Just an awful experience for everyone involved.
I'm fascinated by the great skill demonstrated by pilots handling crippled aircraft.
And then Wikipedia leads me to this: https://en.wikipedia.org/wiki/Air_New_Zealand_Flight_901
What a series of unfortunate events.
How is that possible? The Cessna 188 has a cruise speed around 110 mph (at 75% power) and a range of 370 miles. That implies a bit over 3 hours of time aloft. Stall speed is 60 mph. I'm not understanding how you get to 23 hours of flight time.
That's also why he was on his own - his oppo crashed on takeoff due to the massive fuel load.
It looks like the full movie with the explanation is on YouTube https://www.youtube.com/watch?v=-4_f3T8AzJo.
(Update: after reading the Wikipedia article I see that it probably refers to "his colleague", but I wasn’t familiar with the use of "oppo" here.)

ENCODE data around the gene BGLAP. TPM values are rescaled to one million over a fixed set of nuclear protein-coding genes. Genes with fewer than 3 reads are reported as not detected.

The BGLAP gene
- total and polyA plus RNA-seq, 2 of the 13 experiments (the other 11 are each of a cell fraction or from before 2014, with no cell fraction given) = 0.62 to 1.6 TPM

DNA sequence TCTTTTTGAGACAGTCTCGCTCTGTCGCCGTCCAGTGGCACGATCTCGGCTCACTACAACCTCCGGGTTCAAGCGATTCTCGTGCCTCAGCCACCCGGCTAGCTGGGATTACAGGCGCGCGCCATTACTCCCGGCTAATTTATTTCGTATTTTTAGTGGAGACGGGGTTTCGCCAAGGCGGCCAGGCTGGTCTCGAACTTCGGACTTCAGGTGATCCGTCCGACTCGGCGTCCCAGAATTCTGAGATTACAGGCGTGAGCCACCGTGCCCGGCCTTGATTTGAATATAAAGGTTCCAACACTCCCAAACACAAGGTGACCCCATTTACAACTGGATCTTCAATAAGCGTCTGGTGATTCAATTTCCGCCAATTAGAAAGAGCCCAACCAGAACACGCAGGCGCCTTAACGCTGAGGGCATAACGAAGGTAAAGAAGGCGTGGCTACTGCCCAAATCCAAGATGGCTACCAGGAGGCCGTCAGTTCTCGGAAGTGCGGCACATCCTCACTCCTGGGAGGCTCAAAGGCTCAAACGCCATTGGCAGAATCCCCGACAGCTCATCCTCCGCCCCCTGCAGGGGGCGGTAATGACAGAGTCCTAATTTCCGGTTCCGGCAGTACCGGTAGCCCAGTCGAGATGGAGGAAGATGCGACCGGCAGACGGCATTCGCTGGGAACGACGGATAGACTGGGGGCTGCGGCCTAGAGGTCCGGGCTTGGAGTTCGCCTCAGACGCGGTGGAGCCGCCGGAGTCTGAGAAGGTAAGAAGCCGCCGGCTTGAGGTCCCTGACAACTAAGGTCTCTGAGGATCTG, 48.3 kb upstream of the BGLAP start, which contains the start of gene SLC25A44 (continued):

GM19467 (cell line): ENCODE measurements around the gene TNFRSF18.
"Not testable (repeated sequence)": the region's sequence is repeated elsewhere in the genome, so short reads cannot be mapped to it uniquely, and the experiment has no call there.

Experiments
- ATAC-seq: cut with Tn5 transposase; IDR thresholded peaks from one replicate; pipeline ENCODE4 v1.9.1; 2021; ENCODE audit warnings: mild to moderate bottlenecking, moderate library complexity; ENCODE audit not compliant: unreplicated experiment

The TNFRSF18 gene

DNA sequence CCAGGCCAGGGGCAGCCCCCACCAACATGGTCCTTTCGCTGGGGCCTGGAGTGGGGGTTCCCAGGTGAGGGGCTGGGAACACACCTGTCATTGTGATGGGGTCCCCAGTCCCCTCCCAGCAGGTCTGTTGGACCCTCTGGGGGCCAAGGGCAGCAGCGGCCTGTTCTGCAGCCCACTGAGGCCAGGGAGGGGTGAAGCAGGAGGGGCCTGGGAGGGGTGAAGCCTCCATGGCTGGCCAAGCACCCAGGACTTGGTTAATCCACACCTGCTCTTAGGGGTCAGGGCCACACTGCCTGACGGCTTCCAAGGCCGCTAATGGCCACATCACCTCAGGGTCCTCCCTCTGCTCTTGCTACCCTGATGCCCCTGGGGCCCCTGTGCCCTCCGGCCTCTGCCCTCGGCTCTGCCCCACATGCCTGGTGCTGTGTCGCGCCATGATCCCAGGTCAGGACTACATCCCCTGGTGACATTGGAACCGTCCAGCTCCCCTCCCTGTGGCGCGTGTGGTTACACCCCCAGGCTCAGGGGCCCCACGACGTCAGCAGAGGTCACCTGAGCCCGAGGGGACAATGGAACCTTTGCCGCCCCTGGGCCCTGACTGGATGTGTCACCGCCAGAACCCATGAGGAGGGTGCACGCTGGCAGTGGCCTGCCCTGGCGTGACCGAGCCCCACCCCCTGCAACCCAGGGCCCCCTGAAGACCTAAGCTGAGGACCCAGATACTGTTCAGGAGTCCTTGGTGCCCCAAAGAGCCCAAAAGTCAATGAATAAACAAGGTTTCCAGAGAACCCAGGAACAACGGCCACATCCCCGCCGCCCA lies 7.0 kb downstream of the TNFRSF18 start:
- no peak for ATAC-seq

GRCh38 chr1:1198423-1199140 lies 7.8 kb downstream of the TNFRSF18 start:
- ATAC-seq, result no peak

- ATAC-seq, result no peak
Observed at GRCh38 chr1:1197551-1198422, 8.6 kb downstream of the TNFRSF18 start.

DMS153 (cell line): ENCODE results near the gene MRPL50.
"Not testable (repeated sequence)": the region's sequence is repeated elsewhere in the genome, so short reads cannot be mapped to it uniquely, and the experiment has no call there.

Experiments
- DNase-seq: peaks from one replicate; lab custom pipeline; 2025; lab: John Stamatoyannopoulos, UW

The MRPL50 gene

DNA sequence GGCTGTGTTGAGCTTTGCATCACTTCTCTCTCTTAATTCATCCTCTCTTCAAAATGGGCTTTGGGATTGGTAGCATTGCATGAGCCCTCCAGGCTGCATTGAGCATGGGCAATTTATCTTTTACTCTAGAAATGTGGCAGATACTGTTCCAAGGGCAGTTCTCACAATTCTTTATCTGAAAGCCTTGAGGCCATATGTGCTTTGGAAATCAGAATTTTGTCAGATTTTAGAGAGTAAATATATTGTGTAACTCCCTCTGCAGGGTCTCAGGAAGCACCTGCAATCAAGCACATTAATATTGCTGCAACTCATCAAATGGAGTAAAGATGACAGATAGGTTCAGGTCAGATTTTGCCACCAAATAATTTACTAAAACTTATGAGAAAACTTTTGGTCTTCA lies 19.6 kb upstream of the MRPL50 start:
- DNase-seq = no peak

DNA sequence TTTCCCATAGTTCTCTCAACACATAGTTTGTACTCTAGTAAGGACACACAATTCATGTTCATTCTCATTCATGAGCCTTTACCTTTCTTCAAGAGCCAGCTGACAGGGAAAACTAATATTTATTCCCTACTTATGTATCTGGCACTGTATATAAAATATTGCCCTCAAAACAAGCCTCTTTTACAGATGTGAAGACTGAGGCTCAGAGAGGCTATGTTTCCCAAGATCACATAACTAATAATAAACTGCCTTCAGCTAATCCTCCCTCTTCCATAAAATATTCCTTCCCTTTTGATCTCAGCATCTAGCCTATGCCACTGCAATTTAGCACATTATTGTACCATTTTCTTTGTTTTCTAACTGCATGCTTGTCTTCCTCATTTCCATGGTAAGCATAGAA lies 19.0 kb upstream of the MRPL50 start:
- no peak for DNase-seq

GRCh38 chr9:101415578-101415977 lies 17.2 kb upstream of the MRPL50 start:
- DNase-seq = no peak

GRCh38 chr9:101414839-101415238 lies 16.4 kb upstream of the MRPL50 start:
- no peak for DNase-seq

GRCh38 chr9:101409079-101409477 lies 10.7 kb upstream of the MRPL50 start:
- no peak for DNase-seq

> Naval slang - short for opposite number - for the person doing the same job as one's self in another watch or ship. In the former case, since you relieved each other (in the old two-watch days), it behoved you to become friends; thus the word Oppo came to mean Chum. On a two-watch watchbill, the name of a man's 'opposite number' in the other watch was shewn against his own name in the opposite column.
I see that this is a British English word, so it brings to mind the old saying: "Two peoples divided by a common language."
Was pretty common to hear amongst the wartime generation, but has declined pretty rapidly since the 80s. Never once heard it used for "sweetheart" as Webster's seems to think.
> Leon meanwhile was too busy making final preparations to show concern. An extra "L"-shaped 66-gallon fuel tank had been made. It took up most of the baggage and right hand passenger area. The airplane was then flown to Moncton, Canada for transatlantic clearance.
Tangentially related is the "how do you get a Boeing 717 (range 2,060 nautical miles) to Hawaii (SFO to Hawaii is 2084 nautical miles)?" - https://www.reddit.com/r/aviation/comments/8scjkk/ever_wonde...